Special Report on Human Genomics, Part I “Direct-to-Consumer DNA Testing and the Myth of Personalized Medicine: Spit Kits, SNP Chips and Human Genomics”

In the coming months, ETC Group will publish a series of reports on the impact and implications of human genomics. The topic of the first report in the series is the burgeoning Direct-to-Consumer (DTC) genetic testing industry, which is promising consumers a guidebook for maintaining health as well as a gene-based horoscope predicting future illness. The second report will examine large-scale human genomics projects and their relation to biopiracy. A third report will examine the corporate context – the industry players vying to control and profit from the genomics revolution.

Go here to view Part I of ETC’s Human Genomics series, a 12-page report:  http://www.etcgroup.org/en/materials/publications.html?pub_id=675 “Direct-to-Consumer DNA Testing and the Myth of Personalized Medicine: Spit Kits, SNP Chips and Human Genomics”

Issue & Impact: “Personalized medicine” is based on the belief that we can – or, one day soon will be able to – detect, prevent and treat disease according to an individual’s genetic profile. “Gene- informed,”[1] individualized medicine is being touted as a boon to health and longevity around the world, though its efficacy and usefulness have yet to be demonstrated. Nevertheless, the DNA testing field is advancing rapidly. The global market for personal gene testing is estimated at $730 million and growing 20% every year, according to market research analysts.[2] An explosion of unregulated direct-to-consumer (DTC) genetic testing is feeding that growth. Today there are more than one thousand different genetic tests available. Marketers of personal gene testing want us to believe that our genes define us and hold the key to our health and wellbeing. In fact, the information gleaned from most genetic tests has very limited use for patients, but it is extremely valuable to companies and researchers trying to establish links between medical conditions and genetic variations, enabling – they hope – the development of drugs targeted to people with specific genetic profiles. In the shorter term, drugs that have been taken off the market due to unexpected adverse reactions in a small percentage of the population could be re-marketed as personalized drugs, intended only for those with the appropriate genetic profile. Through clever (and often misleading) marketing, some companies are persuading consumers to pay for storage of genetic data and health information, which the companies intend to use (e.g., sell) for research and drug development. While DNA testing is currently expensive, risky (e.g., it can result in privacy violations and discrimination) and provides information with extremely limited usefulness, it is being marketed as the next cutting-edge, must-have accessory – the iPod of the medical world.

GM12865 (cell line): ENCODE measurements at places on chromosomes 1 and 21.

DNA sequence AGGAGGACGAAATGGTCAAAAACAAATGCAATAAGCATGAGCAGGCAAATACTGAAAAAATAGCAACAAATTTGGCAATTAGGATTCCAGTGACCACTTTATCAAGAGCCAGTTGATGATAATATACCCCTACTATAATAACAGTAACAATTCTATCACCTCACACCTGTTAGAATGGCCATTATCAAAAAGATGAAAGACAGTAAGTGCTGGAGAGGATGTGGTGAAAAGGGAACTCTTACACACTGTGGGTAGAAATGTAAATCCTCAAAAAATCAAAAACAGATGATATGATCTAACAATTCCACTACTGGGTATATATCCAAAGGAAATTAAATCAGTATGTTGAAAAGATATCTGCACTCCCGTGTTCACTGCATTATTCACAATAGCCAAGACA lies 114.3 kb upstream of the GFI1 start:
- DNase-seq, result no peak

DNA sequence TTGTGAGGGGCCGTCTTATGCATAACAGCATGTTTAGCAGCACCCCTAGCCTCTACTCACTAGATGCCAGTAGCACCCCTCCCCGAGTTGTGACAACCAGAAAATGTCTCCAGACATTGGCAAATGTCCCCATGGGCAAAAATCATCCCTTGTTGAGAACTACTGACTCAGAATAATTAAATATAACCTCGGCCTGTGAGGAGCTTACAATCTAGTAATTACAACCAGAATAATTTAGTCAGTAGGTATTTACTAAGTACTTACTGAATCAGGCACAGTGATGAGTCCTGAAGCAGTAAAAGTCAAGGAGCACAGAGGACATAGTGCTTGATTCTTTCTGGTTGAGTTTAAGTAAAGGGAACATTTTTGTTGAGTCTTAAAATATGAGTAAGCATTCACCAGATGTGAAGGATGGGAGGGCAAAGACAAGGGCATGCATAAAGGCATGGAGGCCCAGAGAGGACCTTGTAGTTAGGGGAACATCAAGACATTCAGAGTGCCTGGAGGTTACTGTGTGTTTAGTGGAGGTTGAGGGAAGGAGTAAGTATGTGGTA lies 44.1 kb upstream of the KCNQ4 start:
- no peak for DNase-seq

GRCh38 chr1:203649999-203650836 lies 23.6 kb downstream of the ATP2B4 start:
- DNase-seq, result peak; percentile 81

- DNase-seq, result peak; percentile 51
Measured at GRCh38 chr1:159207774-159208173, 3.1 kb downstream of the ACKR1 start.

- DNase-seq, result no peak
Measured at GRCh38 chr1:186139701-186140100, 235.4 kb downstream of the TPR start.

[1] The phrase is used by Dr. Russ Altman, Department of Bioengineering, Stanford University, in a Google TechTalk entitled “Opportunities for Pharmacogenomics and Personalized Medicine,” 22 February 2006, on the Internet: http://thepersonalgenome.com/2006/02/russ_altman_tal/ [2] Estimate comes from Piper Jaffray & Co., cited in Matthew Herper and Robert Langreth, “Will You Get Cancer?” Forbes.com, 18 June 2007, on the Internet: http://www.forbes.com/free_forbes/2007/0618/052_2.html